A Q&A with Laura Knight
Laura Knight is the Vice President of Patient Services for Morrison Healthcare. A 19-year company veteran and a graduate of Purdue University, Laura took over responsibility for Patient Services approximately one year ago. Below, she discusses how Patient Services associates can be part of the healing process and how Morrison is working to attract people seeking careers.
Q: What does the Patient Services team do?
Laura: Our associates deliver tens of thousands of meals every day to hospital patients across the country. We work with chefs and the hospital’s wellness teams, among others, to deliver the right meals to each patient. It sounds easy, but it’s not. Each meal must be delivered on time, the order must be accurate and the food needs to be cooked and delivered at the right temperature. Each patient needs and deserves to get a delicious meal every time.
Q: When hiring new associates, what qualities are you seeking?
Laura: We’re hiring people that have heart. We know this is difficult work. These associates will be working all day with people that are sick and need help and their meals are a focal part of their day. Sometimes, just a plate of warm, tasty French fries will make their day, which by the way, is exactly what my teenage daughter asked for after surgery at Children’s Healthcare of Atlanta in December!
But it’s more than just the food. People doing this job need to do more than just not drop their food trays. They need to care about how the patient is feeling and understand that we can help them. For example, remembering each patient’s name, greeting them with a smile and taking even a few seconds to speak with them shows passion for the job. That’s what we want to foster.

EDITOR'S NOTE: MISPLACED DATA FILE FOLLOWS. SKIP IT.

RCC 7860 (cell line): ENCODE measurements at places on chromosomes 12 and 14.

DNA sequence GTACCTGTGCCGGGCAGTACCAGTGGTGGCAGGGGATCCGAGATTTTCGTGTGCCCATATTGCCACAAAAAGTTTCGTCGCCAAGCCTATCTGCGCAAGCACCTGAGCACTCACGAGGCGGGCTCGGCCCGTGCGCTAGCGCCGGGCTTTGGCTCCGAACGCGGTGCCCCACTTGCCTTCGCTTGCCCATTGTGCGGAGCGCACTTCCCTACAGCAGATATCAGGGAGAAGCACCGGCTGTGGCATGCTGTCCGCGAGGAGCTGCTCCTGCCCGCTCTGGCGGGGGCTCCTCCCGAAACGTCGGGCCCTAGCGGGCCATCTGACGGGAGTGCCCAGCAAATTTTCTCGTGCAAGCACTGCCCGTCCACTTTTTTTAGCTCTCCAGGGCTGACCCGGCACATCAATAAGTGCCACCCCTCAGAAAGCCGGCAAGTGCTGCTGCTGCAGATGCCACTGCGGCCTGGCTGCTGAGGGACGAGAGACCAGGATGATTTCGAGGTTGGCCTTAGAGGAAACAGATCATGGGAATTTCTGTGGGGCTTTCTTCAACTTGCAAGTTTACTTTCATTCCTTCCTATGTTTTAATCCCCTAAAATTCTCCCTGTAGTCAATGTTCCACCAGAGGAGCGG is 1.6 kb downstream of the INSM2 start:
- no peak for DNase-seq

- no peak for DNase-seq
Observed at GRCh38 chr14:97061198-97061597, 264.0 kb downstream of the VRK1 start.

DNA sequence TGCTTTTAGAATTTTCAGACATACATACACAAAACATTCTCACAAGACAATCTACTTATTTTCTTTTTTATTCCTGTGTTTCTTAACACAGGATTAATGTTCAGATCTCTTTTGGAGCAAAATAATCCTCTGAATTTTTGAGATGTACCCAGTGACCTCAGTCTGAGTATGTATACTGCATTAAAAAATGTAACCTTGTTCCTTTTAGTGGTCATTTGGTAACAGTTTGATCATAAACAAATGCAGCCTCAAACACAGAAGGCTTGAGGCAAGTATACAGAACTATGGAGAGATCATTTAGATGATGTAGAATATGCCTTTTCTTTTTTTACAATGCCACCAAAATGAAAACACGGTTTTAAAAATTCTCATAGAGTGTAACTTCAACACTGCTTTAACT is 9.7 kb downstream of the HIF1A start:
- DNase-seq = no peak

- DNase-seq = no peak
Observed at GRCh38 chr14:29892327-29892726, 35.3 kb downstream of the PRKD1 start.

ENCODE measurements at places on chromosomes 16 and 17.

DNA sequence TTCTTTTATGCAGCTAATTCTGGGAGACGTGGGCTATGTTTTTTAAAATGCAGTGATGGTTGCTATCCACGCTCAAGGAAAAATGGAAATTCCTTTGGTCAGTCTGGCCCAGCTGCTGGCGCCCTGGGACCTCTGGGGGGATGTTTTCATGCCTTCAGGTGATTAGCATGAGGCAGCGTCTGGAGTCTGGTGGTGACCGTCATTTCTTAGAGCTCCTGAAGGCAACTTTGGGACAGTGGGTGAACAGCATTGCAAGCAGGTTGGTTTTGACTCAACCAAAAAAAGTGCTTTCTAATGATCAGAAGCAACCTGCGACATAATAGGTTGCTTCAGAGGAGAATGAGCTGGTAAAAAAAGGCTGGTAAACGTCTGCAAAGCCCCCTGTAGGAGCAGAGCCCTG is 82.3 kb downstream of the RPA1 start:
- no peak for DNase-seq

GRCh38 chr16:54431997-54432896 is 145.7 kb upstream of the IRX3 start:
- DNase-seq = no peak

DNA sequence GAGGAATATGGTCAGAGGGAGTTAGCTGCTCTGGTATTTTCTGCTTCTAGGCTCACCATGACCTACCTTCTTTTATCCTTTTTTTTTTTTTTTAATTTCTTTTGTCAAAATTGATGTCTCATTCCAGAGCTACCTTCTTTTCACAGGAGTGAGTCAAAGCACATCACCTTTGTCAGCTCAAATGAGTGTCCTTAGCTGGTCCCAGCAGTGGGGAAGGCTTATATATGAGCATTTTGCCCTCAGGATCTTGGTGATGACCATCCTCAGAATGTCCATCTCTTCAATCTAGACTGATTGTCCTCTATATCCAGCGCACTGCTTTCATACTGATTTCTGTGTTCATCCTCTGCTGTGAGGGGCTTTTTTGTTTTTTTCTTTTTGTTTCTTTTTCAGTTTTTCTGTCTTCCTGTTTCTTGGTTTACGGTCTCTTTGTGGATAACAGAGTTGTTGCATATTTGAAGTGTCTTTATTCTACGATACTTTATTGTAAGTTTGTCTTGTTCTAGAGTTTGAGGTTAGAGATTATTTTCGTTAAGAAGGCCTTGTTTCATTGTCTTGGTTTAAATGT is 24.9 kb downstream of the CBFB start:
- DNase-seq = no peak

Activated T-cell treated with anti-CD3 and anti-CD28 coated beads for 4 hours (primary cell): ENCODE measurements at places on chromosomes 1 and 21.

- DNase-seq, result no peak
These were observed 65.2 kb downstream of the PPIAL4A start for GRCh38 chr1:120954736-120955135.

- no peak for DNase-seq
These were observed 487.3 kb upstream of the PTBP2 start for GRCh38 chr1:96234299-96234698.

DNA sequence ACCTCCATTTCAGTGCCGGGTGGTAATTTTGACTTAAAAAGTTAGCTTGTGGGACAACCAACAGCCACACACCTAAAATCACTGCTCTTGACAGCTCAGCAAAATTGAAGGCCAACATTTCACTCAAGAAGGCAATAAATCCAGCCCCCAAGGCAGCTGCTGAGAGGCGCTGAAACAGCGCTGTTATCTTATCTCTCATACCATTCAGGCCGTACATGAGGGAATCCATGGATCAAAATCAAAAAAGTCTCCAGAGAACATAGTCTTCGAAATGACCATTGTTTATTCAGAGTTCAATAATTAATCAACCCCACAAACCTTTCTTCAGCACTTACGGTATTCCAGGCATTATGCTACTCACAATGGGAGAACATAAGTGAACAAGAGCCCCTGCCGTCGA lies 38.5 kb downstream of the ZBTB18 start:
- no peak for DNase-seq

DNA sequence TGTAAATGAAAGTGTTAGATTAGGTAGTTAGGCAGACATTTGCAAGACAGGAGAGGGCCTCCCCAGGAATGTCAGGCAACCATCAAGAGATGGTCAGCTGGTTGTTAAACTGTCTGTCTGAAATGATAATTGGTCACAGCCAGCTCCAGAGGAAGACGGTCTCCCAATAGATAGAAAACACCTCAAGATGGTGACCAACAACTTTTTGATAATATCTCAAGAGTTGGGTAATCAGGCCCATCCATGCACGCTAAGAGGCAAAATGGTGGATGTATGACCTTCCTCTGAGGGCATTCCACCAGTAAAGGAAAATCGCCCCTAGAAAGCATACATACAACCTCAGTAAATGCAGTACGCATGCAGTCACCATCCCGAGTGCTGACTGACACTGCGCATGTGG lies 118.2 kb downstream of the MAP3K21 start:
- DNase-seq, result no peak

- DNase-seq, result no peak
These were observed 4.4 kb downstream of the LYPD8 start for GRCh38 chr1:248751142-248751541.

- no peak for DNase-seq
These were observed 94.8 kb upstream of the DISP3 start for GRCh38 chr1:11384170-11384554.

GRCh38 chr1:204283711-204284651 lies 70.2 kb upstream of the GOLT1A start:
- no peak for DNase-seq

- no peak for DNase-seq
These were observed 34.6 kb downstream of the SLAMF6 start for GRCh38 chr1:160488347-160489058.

Q: During the past year, what steps have you taken to learn the ins and outs of Patient Services?
Laura: I’ve worked the tray line to understand the job. Food comes from the kitchen onto a tray line before it’s placed on carts and delivered to patients. I needed to learn about our people and find out everything about the job. So, working the tray line helped me get to know our people and understand any issues they may have in doing their jobs right.
And I still do it. I carry ten hairnets in my purse and now own four pairs of no-slip shoes, just in case I need to go into a work area. I never thought I’d own so many hair nets and no-slip shoes, but I do!
Q: This isn’t easy work. How is Morrison Healthcare attracting good workers for these jobs?
Laura: That’s a great question, especially in a tight labor market. Our job is to show them they can start here and have a career path with Morrison. If they are right out of high school and don’t have a degree, why would they want to work for Morrison? If we can show them a clear path to advance through the company, and give them an education to achieve that, we can become an employer of choice.
Q: How can you help these new associates understand that is possible?
Laura: I tell them my story. I started in a technical role as a front-line associate 19 years ago. Over the years, I’ve made the transition to other positions in the company before joining Patient Services. I understood the company was helping me develop my skills for the future. If we can show them, their first job could easily be the jumping-off point for a career, we can attract and keep excellent people.